Corporate social responsibility is increasingly becoming the ideal and approved mode of sustaining good relations between corporate bodies and their surrounding communities. Social responsibility espouses good relations between corporations and the communities they work in as well as between other stakeholders. The building of a strong relationship is essential for the simple reason that a corporation’s ability to operate effectively is partly dependent upon the community’s understanding of the corporations’ business activities, their acceptance and the provision of a conducive environment for the corporation to operate (Du & Vieria, 2012). However, there seems to be a disconnect between the perceptions of what communities desire from such social interventions and what has been provided in many documented instances. Eventually situations have occurred where the desired effects of the initiatives by corporate bodies is almost non- existent in beneficiary communities. This arguably can be attributed to the apparent lack of well-established relationship and trust between corporations and communities.
There is a growing body of literature on corporate social responsibility (CSR) and varying definitions of the concept across many countries as well as within academic literature. Some scholars recognise the value of institutions in determining the relations between corporations and their stakeholders and hence insist on an institutional approach to the analysis of what determines relations in the sector (Campbell, 2007). Others however insist that we use a more holistic approach that takes into account historical perspectives, regulatory frameworks and the various actors involved in the practice of CSR (Campbell, 2012). From an analysis of such relations, corporate social responsibility is also analysed through the lenses of the relationship between corporate bodies and other stakeholders such as employees, customers, investors, environment, etc. and the degree to which the expectations of stakeholders are met. Further, the literature discusses the concept to be a projection of an ideal public image which is the rhetoric of some corporations whilst in reality the benefits of the said activities are not felt by the communities they seek to provide for (Lebbon, 2017). Such discourses call for more research and hence this special issue which will contribute to the growing body of knowledge on socially responsible behaviour and the links to community relations. In this special issue, community relations is defined as a corporation’s interactions with the people constituting the environment it operates in and draws resources from, to foster mutual understanding, trust, and support. Additionally, it is conceptualised according to Kemp (2010) as a three-dimensional practice that involves working for the company to understand local community perspectives; bridging community and company perspectives to generate dialogue and mutual understanding and; facilitating necessary organisational change to improve social performance.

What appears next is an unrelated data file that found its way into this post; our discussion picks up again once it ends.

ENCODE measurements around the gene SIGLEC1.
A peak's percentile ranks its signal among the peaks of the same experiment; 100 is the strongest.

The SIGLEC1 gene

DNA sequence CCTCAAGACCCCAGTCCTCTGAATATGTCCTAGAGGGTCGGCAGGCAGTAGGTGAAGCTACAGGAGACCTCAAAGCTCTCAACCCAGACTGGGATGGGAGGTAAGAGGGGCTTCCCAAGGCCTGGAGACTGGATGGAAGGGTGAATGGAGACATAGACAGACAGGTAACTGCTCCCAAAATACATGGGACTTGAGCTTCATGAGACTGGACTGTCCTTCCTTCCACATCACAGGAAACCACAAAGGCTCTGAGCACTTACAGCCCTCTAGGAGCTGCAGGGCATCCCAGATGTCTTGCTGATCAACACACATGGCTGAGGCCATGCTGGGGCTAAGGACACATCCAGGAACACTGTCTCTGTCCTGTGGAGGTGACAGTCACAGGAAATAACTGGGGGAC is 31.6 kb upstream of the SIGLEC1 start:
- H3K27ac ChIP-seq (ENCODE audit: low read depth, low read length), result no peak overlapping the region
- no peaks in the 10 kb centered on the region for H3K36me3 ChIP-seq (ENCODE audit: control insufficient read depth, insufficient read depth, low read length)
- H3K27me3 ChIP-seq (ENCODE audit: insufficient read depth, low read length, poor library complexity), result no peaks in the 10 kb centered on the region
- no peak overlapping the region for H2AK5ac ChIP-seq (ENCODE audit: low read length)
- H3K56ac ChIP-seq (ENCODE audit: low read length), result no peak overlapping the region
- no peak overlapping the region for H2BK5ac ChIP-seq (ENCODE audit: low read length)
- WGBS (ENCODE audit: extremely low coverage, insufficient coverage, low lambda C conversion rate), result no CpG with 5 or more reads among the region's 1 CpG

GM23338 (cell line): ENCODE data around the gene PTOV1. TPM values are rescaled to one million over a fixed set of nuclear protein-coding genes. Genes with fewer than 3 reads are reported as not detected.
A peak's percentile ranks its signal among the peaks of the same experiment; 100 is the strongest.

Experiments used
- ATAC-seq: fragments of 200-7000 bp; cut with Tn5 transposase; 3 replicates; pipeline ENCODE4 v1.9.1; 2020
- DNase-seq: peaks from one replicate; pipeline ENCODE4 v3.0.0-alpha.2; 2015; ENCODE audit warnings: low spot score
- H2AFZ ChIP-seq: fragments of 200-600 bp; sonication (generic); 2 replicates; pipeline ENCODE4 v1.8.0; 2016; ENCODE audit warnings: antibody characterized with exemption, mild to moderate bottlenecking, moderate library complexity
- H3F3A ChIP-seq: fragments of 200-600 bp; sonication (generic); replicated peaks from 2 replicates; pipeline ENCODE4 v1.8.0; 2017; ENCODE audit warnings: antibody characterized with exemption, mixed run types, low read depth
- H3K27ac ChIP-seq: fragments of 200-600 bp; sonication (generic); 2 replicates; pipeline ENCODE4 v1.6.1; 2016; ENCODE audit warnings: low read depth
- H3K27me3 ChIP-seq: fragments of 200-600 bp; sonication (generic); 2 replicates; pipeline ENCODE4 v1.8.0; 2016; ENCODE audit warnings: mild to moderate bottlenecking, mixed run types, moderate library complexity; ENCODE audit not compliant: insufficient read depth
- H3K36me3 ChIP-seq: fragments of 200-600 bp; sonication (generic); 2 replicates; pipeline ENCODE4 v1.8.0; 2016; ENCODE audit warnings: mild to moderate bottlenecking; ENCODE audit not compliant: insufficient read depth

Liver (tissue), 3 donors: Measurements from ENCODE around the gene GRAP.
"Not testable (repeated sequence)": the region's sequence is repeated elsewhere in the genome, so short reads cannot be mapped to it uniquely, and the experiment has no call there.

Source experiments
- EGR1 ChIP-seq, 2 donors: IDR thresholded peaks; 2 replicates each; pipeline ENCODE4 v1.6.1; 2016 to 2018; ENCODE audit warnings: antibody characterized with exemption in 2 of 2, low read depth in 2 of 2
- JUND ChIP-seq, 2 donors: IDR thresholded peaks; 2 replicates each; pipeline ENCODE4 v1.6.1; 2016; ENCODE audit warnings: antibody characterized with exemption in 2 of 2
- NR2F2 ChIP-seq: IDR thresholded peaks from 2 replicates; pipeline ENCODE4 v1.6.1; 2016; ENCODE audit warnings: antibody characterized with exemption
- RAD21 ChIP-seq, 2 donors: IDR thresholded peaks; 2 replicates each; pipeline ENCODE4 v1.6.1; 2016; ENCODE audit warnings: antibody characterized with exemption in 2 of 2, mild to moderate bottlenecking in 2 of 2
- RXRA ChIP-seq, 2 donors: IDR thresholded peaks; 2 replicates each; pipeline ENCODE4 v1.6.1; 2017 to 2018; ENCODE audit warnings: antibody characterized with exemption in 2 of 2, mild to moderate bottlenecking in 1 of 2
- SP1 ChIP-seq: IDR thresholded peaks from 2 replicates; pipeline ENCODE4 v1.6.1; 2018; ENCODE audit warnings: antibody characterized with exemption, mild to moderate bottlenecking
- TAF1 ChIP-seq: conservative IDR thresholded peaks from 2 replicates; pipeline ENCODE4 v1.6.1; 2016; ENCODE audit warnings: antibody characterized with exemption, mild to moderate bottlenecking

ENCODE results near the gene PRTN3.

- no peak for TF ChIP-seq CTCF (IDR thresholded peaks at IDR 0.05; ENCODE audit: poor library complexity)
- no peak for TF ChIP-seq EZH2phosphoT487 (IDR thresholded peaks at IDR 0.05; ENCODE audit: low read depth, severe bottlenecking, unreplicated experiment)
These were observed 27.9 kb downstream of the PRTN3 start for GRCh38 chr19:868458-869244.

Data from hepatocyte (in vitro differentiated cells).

We especially welcome conceptual and empirical research on the extractive industry that employs theories and frameworks which aid our understanding of how relations are being brokered at the community level. Specific areas of interest in this special issue include, but are not limited to the following:
- Community transformation through social interventions
- Community volunteering and participation in corporate social responsibility initiatives
- Building of networks and trust through social interventions
- Building sustainable community relations in the extractive sector
- Antecedents and consequences of social interventions for community relations
- Strategic CSR and Community Development
- Submission Period: 15 October 2017 – 28 February 2018
- Author notification: 1 April 2018
- Revised papers due: 1 May, 2018
- Second notification: 1 June, 2018
- Final revisions due: 1st July 2018
- Notification of Acceptance: 15th July 2018
PLEASE NOTE: The submission deadline for FULL PAPERS for this special issue is 28 February 2018, with an expected publication date of December 2018. Authors must please follow the submission guidelines for Communicatio.
If you are unsure of the suitability of your topic or have questions regarding a submission, please contact one of the special issue guest editors:
Campbell, B. (2012). Corporate Social Responsibility and Development in Africa: Redefining the roles and responsibilities of public and private actors in the mining sector. Resources Policy. 37, (2), 138-143
Campbell, J. (2007). Why would corporations behave in socially responsible ways? An institutional theory of corporate social responsibility. Academy of Management Review, 32(3) 946-967.
Du, S., & Vieira, E. T. (2012). Striving for legitimacy through corporate social responsibility: insights from oil companies. Journal of Business Ethics, 110(4) 413-427.
Kemp, D. (2010). Community Relations in the global mining industry: exploring the internal dimensions of externally oriented work. Corporate Social Responsibility and Environmental Management, 17(1) 1-14.
Lebbon, V. (2017). Without proper regulation is corporate